Care Guides

how to wash linen bedding: a complete guide

While high-quality linen and cotton bedding are both equally beautiful options when it comes to long-lasting, slow-living staples that turn your house into a home – each fabric is made from very different plant fibres. Where cotton uses cotton plant fibres (long-staple), linen uses flax plant fibres. And while we’ve already covered the best methods to care for our cotton bedding, today we’re unpacking just what treatment our linen prefers.

A beautiful, expertly sourced, and naturally produced fabric, our linen deserves to be cared for and loved – but doesn’t require heaps of time and space in your laundry room for you to reap its benefits. When cared for, it will get softer with every wash and keep you sleeping as sumptuously as can be.

machine washing

First and foremost, ensure you don’t fill your machine over three quarters full to allow your linen bedding to properly soak and your detergent and softener to be effectively rinsed out.

Another top tip? Button up your bedding and avoid mixing with snag-prone items in the washer (such as zips and bras) to prevent your sheets from getting tangled and damaged. Also, as we mentioned in our cotton bedding care guide, avoid selecting a quick wash cycle on your machine as it won’t give your detergent enough time to work well. For the safest option, wash your natural linen bedding with warm water (30 °C) to maintain the quality of the beautiful loose weave.

And, although we know most of you love the laid-back, relaxed look of linen, a lighter cinched appearance can be achieved by using a lower spin or a permanent-press cycle. This is, whilst avoiding fabric softener which can interrupt the natural softening that occurs over time with our natural linen bedding.

detergents we recommend using

As conventional detergents are often full of unknowns, such as harmful fragrances (using peroxide or chlorine that take the cleanliness away from doing laundry), it’s important to choose a planet-conscious detergent. Gentler, non-bio detergent options aren’t only kinder to your bedding, but also do wonders for your skin. After all, it’s the detergent that plays the biggest role in killing germs – not the water temperature.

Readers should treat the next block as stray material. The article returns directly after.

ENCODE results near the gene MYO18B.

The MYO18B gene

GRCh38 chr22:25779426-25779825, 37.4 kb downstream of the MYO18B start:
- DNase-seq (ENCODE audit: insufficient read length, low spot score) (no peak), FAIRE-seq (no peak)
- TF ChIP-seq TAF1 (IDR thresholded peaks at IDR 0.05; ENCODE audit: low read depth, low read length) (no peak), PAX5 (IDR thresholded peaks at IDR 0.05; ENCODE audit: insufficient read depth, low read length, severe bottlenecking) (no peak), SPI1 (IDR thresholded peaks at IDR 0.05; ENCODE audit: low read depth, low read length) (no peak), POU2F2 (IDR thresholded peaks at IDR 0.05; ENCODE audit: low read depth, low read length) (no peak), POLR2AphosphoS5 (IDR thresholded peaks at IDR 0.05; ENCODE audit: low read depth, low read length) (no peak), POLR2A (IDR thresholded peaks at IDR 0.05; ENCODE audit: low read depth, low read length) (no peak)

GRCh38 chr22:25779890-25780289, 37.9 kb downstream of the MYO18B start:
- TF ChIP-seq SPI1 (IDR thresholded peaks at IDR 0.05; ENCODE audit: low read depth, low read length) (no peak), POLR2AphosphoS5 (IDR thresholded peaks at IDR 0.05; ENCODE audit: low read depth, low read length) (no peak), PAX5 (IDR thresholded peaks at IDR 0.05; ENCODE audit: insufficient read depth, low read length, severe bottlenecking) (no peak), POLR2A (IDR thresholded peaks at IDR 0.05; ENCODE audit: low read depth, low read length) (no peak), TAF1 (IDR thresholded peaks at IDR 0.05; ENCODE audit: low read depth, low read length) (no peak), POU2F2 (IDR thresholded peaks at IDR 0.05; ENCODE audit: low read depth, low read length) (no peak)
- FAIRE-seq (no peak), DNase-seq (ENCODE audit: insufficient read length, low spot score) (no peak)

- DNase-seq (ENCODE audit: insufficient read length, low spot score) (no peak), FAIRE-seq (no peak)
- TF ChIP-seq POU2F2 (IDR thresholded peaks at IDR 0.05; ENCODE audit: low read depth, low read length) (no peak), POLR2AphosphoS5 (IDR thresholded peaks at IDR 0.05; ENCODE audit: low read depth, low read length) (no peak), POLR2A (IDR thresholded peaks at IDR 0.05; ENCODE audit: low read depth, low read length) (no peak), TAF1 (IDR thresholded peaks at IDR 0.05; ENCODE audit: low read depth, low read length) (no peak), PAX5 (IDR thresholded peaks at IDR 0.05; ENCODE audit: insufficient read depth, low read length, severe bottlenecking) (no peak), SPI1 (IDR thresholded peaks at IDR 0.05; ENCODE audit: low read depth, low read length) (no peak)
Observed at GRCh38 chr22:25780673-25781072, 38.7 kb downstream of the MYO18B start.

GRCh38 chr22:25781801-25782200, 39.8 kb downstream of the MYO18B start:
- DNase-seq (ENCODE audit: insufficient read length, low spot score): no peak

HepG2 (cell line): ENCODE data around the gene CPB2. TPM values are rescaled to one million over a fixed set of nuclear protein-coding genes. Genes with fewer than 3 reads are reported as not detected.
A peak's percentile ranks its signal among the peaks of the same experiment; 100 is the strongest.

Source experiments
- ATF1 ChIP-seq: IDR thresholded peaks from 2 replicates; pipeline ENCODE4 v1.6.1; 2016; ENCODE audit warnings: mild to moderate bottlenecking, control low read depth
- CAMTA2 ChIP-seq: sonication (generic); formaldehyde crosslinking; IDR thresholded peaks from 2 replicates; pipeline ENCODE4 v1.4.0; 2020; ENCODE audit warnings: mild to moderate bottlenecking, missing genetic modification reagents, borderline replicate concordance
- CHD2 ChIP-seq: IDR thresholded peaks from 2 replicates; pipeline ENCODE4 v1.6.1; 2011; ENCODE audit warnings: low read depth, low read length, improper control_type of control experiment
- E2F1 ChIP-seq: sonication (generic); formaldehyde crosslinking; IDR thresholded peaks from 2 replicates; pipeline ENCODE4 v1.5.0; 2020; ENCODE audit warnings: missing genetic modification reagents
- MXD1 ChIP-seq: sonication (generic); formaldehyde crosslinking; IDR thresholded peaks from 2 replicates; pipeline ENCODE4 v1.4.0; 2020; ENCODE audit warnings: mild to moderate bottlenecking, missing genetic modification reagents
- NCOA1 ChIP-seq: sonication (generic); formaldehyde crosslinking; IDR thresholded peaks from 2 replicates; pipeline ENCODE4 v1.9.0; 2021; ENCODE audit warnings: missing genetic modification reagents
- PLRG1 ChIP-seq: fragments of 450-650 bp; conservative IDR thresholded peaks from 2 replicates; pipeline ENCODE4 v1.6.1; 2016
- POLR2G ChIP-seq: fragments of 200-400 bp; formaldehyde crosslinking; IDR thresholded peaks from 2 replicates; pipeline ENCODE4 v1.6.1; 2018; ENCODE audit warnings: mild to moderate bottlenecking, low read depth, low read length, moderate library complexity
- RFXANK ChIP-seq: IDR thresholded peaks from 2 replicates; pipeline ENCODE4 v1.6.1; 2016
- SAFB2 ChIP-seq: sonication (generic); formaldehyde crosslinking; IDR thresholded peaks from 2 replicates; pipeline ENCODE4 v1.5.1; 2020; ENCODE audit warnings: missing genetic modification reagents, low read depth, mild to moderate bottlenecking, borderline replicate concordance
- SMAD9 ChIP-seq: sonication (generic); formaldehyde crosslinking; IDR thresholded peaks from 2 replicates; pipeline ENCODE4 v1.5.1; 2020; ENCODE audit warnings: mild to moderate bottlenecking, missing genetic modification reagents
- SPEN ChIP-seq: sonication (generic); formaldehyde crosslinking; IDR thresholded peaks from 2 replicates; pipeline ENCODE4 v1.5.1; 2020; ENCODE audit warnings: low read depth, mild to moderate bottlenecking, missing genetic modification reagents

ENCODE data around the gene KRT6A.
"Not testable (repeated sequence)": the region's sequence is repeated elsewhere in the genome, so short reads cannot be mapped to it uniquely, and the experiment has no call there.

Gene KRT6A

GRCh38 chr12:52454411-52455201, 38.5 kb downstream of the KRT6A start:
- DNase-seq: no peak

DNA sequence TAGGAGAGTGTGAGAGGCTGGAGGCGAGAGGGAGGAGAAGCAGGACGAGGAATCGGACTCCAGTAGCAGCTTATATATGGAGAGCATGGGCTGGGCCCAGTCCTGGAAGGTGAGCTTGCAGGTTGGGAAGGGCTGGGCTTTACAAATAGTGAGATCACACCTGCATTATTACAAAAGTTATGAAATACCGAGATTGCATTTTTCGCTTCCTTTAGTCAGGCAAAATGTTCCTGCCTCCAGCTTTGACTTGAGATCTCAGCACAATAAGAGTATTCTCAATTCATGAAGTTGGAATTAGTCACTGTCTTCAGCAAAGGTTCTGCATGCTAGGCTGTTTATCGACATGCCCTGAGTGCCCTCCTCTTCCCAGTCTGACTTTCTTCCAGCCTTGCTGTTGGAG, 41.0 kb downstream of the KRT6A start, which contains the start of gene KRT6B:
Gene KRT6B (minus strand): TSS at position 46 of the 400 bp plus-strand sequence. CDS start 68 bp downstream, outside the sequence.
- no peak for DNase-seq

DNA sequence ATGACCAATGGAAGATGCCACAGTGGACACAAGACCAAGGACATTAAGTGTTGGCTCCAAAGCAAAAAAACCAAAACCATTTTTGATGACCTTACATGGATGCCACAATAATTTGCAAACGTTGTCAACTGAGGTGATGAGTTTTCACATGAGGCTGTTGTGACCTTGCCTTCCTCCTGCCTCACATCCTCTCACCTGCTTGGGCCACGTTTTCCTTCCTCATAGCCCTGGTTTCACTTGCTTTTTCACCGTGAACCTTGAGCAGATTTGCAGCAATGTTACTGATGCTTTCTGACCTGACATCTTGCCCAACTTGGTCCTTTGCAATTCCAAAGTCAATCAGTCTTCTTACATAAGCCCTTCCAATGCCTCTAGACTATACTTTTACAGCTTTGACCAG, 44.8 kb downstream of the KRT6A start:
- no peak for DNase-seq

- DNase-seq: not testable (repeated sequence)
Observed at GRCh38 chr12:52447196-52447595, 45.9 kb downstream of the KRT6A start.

Many of us are guilty of using too much in our washes when we want to give our bedding a really good old clean. However, using too much simply makes it much harder to remove during the rinse cycle. It isn’t an exact science. For example, you’ll need a little more detergent if you live in a hard water area than a soft water area. You may also need a little more for a particularly dirty load. But as a general rule, we recommend to follow the manufacturers guidelines, then, once you’re used to a particular brand, you can adjust according to your situation.

air drying

When the weather and your schedule allow, opt for air drying your natural linen bedding on a clothesline. Be sure to smooth the hems and edges of your bedding as you hang it up, to help it hold its shape.

machine drying

We always advise trying to avoid the tumble dryer whenever possible. However, if you need a helping hand during the winter months or you don’t have access to an outdoor space, try to do so on a medium to low heat, timed dry setting.

treating stains

Act fast! You may have just climbed back into bed with your hot tea on a Sunday morning and the last thing you want to do is put a wash on, but this is our top tip for rescuing your sheets. As long as you attend to any mishaps instantly, you can rescue your sheets quickly and easily.

Firstly, dampen the area before you begin trying to remove the stain. After testing your stain remover on an inside seam or hem of the same bedding set to ensure it doesn’t cause discolouration (if you haven’t previously done already), apply your stain remover directly to the mark.

Alternatively, if you don’t have any stain remover to hand, you can spot-clean by carefully adding a little laundry detergent or washing up liquid to the stain. You can also remove most stains by applying a tiny amount of your regular laundry detergent directly to the stained area – working it in with your fingers or a soft bristled brush as you would a stain remover product. If you use this method, allow the detergent to work for at least 15 minutes on your natural linen bedding before machine washing it as usual.


When it comes to post-drying maintenance, our natural linen takes the win for most-easy-to-care-for bedding. There’s no need to iron your linen sheets – simply fall in love with its inherent wrinkles that give it it’s ever so charming, antique linen feel. And, by having two or more natural linen bedding sets to hand, you never have to be without your luxury night-time lapse of natural linen leisure.

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